Analysis Of Ralph Ellison 's Invisible Man

1190 WordsOct 30, 20175 Pages
Rachel LaRoe English 4810 Dr. Foster October 27th, 2017 Women’s Social Position in Invisible Man In Ralph Ellison’s Invisible Man, the author portrays a world in which black men are dominated by a white, racist patriarchy. With this, Ellison draws a connection between both the plight of women and black men—both are oppressed by white males. The author repeatedly portrays women’s suffering from invisibility by continuously erasing their human presence throughout the novel since they only function as devices for men to use. More-so, Ellison depicts how men—including the narrator himself—undermine women in society. The narrator, in the beginning of the novel, is forced to submit into white men’s presumption and oppression of women, yet he…show more content…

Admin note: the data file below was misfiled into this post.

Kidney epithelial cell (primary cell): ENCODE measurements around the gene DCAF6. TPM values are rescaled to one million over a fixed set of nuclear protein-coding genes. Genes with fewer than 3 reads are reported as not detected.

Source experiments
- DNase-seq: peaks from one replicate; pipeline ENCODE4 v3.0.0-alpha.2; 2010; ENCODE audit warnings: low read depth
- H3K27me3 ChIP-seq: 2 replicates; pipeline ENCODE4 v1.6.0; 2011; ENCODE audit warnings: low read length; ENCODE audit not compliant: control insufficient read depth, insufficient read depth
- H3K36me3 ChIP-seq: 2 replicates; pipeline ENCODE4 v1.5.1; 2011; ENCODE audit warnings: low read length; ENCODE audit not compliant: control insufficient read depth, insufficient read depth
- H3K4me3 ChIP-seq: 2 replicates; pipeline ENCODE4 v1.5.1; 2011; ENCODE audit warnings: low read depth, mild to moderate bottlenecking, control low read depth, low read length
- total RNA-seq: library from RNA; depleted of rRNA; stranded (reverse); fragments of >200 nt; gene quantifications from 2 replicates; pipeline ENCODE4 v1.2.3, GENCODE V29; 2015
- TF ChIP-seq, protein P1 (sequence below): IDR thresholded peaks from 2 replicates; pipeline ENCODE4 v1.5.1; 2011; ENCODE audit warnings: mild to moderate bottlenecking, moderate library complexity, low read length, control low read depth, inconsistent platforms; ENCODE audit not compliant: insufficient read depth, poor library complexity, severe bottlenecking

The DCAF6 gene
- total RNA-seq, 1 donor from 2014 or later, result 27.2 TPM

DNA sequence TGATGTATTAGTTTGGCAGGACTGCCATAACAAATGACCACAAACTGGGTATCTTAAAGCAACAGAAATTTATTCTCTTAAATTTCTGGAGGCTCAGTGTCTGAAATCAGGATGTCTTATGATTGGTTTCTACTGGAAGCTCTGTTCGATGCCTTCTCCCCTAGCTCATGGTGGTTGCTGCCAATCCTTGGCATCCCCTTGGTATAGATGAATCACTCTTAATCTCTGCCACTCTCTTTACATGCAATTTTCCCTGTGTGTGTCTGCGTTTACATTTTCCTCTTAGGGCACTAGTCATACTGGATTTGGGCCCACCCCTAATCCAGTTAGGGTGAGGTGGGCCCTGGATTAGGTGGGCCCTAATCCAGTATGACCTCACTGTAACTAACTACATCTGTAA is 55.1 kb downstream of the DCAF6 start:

However, the narrator is unsure of how to react or feel towards this nude woman. He states, “I wanted at one and the same time to run from the room…to caress her and destroy her, to love her and murder her, to hide from her, and yet to stroke [her]” (Ellison, 19). The narrator can stare at the woman, yet he cannot act on his desires. This is a display of his own invisibility. In the beginning, the woman is portrayed as making the black boys feel powerless since it “is” forbidden for a black man to even gaze at a white woman. At first, the narrator believes she takes pleasure in this power stating: “And the blond continued dancing, smiling faintly at the big shots who watched her with fascination, and faintly smiling at our fear" (Ellison, 20). The narrator believes that she enjoys how she works to render the black men as powerless. Yet, the narrator’s viewpoint shifts as he realizes the woman too is a pawn in a white society led by men. Thus, he then recognizes the woman’s suffering since she is only seen as an object of entertainment used to castrate the black young men. Both the woman and the black men in this scene are treated as pieces without feelings and emotions. The narrator understands he was mistaken in his belief that the woman enjoyed the men watching her dance nude for he states: “They caught her just as she reached a door, raised her from the floor, and tossed her as college boys are tossed at a hazing, and above her red, fixed-smiling
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